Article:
New Labour had brought this all on itself

To witness the scene in parliament yesterday was not to feel pity for Brown and his appointees as some commentators appear to have done, it’s something that is the outcome of the stubborn stupidity that marks out the whole New Labour project.
Alright Labour was never anti-capitalist but its origins were to create a just and inclusive society. New Labour became infatuated with the false god money and forever become entangled with its impossible demands. You name it Northern Rock, privatization of public services, party funding – every project has fallen apart, gone rotten in their hands, and all this could have been avoided. There have been a few moments when I thought that Brown isn’t Blair – his stance on casinos for instance – but together they stand as authors of New Labour. Mandelson keeps popping up as a reminder of the early days which said loud and clear that what New Labour was about was not going to be sustainable. Problem is they never learn.

The other parties are also in league with the same god, so there’ going to be no relief there. The problem with New Labour after losing election after election was that it came to the conclusion ” if you can’t beat ’em. join ’em. This is the result. If you’re going to have a corrupt Tory government why not have the real thing?
The state of the Tories shows that even with the worst shambles going on round them they still have difficulty making their mark. As for Lib-Dems to see their true colours look at us here in Birmingham where they have brought the Tories into power. They are showing their ineptitude in their handling of the single status issue. That was never going to be easy, but they have pissed off the worked force as never before. One friend of mine is £8,000 a year worse off. The idea of Single Status I thought was to bring equity into play yet a woman loses that much – and there are worse examples than that.

One thought on “New Labour had brought this all on itself

  1. Izel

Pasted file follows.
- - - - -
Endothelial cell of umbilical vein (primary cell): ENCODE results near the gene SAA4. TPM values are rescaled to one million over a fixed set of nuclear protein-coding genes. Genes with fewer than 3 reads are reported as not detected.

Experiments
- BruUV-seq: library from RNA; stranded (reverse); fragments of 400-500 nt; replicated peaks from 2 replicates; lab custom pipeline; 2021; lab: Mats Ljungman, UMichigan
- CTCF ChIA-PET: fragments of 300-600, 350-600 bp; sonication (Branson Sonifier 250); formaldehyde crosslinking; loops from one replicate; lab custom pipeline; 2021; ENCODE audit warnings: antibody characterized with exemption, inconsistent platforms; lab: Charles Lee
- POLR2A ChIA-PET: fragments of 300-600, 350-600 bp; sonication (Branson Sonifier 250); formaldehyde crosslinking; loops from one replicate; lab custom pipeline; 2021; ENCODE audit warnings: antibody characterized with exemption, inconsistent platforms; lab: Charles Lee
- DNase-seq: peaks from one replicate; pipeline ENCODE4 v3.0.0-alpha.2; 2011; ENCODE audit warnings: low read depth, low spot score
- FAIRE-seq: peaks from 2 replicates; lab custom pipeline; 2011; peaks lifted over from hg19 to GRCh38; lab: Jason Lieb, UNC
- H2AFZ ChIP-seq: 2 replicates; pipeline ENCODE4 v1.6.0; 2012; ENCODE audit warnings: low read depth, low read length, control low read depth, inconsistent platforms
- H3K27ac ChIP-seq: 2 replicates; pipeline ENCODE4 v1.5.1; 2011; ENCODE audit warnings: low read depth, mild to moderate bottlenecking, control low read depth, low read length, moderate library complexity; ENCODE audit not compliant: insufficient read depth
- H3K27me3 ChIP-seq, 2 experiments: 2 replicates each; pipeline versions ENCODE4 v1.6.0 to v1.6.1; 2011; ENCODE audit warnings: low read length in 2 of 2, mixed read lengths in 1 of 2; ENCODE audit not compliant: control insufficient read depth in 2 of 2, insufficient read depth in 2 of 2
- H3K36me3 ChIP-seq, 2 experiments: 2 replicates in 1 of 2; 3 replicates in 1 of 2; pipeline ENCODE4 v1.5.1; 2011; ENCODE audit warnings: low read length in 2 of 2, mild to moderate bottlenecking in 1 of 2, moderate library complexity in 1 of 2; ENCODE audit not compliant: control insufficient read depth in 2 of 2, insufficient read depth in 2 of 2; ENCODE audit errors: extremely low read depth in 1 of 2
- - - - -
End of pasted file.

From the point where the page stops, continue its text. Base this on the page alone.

But it is over-simplistic. Unless you think that Britain in the 1980s was a country that was in love with the bomb, ensshuiattically europhile, yearned for cuts in public services, adored privatisation and loathed workers in traditional industries. Now you and I were only young at the time, but I don’t think that was the country I grew up in.In fact polls show a much more complex picture, suggesting that Britain’s love affair with Thatcher was a much less clear-cut business.Yes, Labour recovered psephologically through the later 80s and 90s, but again I think it is simplistic (and complacent) to put that down to changes of policy, or of personality.There was a vicious campaign against the left from both within the party and outside (in the media) in the early 1980s. This was because parts of the establishment were frankly terrified by the prospect of a genuinely radical government of the left (many of the same parts of the establishment that contemplated a fascistic military coup against Wilson – these are no friends of the labour movement; after all some who had moved to the right, like Kinnock, didn’t escape the media assassination attempts).By 1992, Tony Benn was probably one of the most popular labour movement figures with the general public, from being painted as a democracy-hating demagogue in the early 80s. His views had changed very little (and any change was leftward). Conversely Thatcher had gone from being a popular war leader in ’83 to being an enormously unpopular figure. To put these seismic changes down to red roses, abandonment of unilateralism or Militant expulsions is nonsensical. Once the ‘threat’ of a democratic socialist government had been eradicated, by the campaigns against the left, against the miners and against the labour movement – left-wing personalities could once again be publically presented as amiable eccentrics. While they were dangerous they had to be painted as dishonest.Luke, there are many changes I would like to see in society, but I don’t stand waving some utopia and believing the people would love it if only they could shed their false consciousness, etc. In fact, if you take things policy by policy, large parts of this country appear to be with me on a hell of a lot of issues. There are other arguments where I’m in a minority, of course. That’s politics. That’s democracy. But I don’t believe Thatcher’s hegemonic control of common sense really changed people or their wishes so very much. I think most people want to live in a society that is fair, that works together to further the interests of those who would suffer alone, and not in the interests of the already powerful. I think most people want to live in a society that is honest and want a politics that is honest. That’s the society I want to live in too.


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